Identifying top talent is crucial for any company wishing to remain competitive and relevant in a busy marketplace. But how does a business distinguish measurements between high-performing and high-potential individuals? Is one more lucrative than the other? Is there a difference or are they one in the same?
Scholars from Harvard Business School and Stanford claim job candidates with large potential rather than high performance rates receive more jobs offers and make more money according to a 2012 study released by both of the esteemed universities.
An applicant with high potential encourages many companies to take a gamble, according to Talent Management.
“There’s something in us where, yes, we like people that have achieved things,” Michael Norton, co-author of the study and an associate professor at Harvard Business School, told Talent Management. “But there’s part of us that is really attached to the idea that we don’t know how well this person is going to do. They might be a superstar, and we’re almost willing to gamble and take a chance because it’s exciting to think about people having high potential.”
Potential star power
The excitement that a candidate with potential creates is able to outweigh the applicant with a proven track record, according to Norton’s research. When tested, the study’s 77 participants gave more favorable scores to the person with potential who answered their questions.
While high-performing employees are easy to identify due to their success in completing projects and assignments and going above and beyond employer expectations, spotting candidates with big potential can be more difficult, according to Software Advice, a site that recommends Talent Management systems.
It may be subtler and take longer to identify because many traits of an employee with high potential can vary on what a company values most. Adaptability to new projects, work routines and time management skills are areas many candidates with probable talents possess along with leadership qualities, according to Centennial Inc. Additionally, on-the-job training can give employees with potential the experience they need while also showing managers what role he or she would best fit in at the company.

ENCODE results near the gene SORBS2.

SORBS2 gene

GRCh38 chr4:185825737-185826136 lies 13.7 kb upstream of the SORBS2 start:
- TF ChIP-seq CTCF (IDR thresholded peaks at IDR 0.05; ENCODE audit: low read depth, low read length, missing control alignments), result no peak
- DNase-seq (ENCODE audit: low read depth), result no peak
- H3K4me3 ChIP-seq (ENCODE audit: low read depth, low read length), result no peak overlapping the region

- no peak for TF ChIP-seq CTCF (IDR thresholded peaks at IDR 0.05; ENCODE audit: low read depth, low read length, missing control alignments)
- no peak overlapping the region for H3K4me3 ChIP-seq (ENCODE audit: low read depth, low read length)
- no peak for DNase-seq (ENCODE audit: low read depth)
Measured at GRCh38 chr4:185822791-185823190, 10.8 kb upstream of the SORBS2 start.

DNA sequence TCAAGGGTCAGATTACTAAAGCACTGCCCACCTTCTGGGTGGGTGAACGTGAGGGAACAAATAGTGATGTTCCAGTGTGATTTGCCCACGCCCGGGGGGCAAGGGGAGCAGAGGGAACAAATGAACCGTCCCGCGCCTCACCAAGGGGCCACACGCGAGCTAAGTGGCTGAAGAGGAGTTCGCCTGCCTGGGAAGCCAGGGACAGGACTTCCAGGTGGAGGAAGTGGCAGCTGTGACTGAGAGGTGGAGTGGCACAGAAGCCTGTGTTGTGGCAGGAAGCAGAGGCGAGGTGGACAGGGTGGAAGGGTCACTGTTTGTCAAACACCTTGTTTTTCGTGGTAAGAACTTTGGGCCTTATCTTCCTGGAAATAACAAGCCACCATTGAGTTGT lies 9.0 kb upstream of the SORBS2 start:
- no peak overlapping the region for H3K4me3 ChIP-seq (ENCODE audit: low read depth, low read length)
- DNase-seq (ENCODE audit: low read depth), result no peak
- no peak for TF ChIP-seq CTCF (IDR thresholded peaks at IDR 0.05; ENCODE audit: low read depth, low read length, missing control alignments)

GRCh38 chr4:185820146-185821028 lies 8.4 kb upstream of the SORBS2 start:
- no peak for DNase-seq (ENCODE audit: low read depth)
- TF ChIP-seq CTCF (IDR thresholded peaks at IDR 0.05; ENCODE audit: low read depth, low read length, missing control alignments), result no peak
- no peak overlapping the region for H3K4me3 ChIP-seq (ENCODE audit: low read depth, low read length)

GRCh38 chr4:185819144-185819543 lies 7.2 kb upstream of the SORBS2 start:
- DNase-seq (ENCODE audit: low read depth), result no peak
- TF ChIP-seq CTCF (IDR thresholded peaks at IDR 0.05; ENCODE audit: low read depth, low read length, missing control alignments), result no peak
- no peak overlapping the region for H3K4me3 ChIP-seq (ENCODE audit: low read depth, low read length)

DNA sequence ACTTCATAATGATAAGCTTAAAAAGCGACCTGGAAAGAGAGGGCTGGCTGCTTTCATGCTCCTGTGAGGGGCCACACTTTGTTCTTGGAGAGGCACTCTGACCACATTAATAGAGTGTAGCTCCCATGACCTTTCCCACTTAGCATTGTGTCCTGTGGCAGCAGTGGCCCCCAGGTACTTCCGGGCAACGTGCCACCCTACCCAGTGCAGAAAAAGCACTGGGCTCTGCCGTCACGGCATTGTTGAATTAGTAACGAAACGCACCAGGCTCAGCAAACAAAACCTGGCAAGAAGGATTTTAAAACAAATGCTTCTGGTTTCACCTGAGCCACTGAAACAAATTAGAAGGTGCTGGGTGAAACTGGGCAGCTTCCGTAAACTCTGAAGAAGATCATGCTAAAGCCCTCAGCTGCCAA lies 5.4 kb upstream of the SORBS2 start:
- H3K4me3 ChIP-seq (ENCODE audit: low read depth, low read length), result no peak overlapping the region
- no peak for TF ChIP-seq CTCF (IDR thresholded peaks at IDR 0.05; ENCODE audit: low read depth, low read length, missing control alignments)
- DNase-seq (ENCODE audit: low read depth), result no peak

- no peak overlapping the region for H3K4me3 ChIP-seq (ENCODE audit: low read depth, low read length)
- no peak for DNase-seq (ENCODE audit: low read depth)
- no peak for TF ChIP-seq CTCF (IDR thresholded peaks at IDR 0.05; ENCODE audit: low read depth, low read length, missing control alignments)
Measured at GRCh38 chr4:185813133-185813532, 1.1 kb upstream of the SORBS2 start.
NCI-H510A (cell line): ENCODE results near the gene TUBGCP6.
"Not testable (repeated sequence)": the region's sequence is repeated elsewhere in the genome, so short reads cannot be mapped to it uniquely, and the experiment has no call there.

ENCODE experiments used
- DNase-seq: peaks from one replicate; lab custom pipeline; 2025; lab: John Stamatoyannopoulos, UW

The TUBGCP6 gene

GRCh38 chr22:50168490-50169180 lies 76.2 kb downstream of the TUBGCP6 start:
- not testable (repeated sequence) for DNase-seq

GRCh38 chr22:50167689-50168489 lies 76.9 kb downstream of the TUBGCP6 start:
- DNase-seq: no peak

Meanwhile, high-performing employees are good staff members for the positions they currently hold, but, they might not exhibit the talent to adapt to new roles in a business. Additionally, a company wouldn’t want to alienate a staffer with a high degree of potential by placing him or her in a role that’s not engaging.
“When performance is the only criteria employees are evaluated on high performers will be the only ones moving up,” Brian Kight, director of performance at consulting firm, Focus 3 told The New Talent Times. “And your high potentials will be moving out.”
Assessing and developing
While a candidate with high potential or one with a high performance record might be more valuable to a business based on its expectations and values of its employees, few candidates or employees will exclusively exhibit just one of the traits. This is why it’s important for hiring managers to assess candidates on a multi-faceted graph listing the pros and cons of both high performance and potential.
Charting out ways to assess these individuals and how to proceed with developing their talents and placing them in the right positions can help companies utilize the workforce to the best of its ability.
Experimenting with giving new assignments or responsibilities to both high-performing and large-potential employees can indicate where their strengths lie.
Mapping out strategies to maximize the best results from each employee and keeping them productive and happy will make for an efficient company. While it might sound time-consuming, identifying workers’ skills and cultivating their potential will help a business hire and retain the talent it needs to remain competitive.